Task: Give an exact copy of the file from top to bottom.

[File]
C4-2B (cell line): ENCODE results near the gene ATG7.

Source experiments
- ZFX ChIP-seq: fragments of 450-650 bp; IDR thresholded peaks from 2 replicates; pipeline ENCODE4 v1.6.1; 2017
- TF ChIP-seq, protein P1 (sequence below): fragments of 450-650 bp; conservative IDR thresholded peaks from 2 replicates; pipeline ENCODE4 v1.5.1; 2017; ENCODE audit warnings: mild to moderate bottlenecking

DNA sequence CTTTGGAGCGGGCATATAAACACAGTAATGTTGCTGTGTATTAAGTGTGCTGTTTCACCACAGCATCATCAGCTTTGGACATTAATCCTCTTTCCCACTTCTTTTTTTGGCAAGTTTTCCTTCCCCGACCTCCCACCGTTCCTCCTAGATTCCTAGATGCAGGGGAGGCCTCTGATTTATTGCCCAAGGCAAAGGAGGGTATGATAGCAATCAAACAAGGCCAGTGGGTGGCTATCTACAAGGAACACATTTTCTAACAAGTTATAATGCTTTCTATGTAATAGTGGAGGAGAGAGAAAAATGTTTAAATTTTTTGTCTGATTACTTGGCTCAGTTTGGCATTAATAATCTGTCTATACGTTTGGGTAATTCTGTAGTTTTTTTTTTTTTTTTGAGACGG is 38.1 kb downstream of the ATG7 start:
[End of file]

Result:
C4-2B (cell line): ENCODE results near the gene ATG7.

Source experiments
- ZFX ChIP-seq: fragments of 450-650 bp; IDR thresholded peaks from 2 replicates; pipeline ENCODE4 v1.6.1; 2017
- TF ChIP-seq, protein P1 (sequence below): fragments of 450-650 bp; conservative IDR thresholded peaks from 2 replicates; pipeline ENCODE4 v1.5.1; 2017; ENCODE audit warnings: mild to moderate bottlenecking

DNA sequence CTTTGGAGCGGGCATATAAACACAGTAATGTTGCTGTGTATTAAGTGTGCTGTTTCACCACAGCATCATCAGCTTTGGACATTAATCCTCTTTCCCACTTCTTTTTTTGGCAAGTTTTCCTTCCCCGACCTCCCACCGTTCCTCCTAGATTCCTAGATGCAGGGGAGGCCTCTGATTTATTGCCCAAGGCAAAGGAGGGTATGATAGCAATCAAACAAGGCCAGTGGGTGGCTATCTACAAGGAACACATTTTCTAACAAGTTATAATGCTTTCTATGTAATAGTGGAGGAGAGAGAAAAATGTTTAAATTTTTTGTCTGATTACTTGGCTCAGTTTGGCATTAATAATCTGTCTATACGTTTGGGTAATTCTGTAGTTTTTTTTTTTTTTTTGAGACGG is 38.1 kb downstream of the ATG7 start: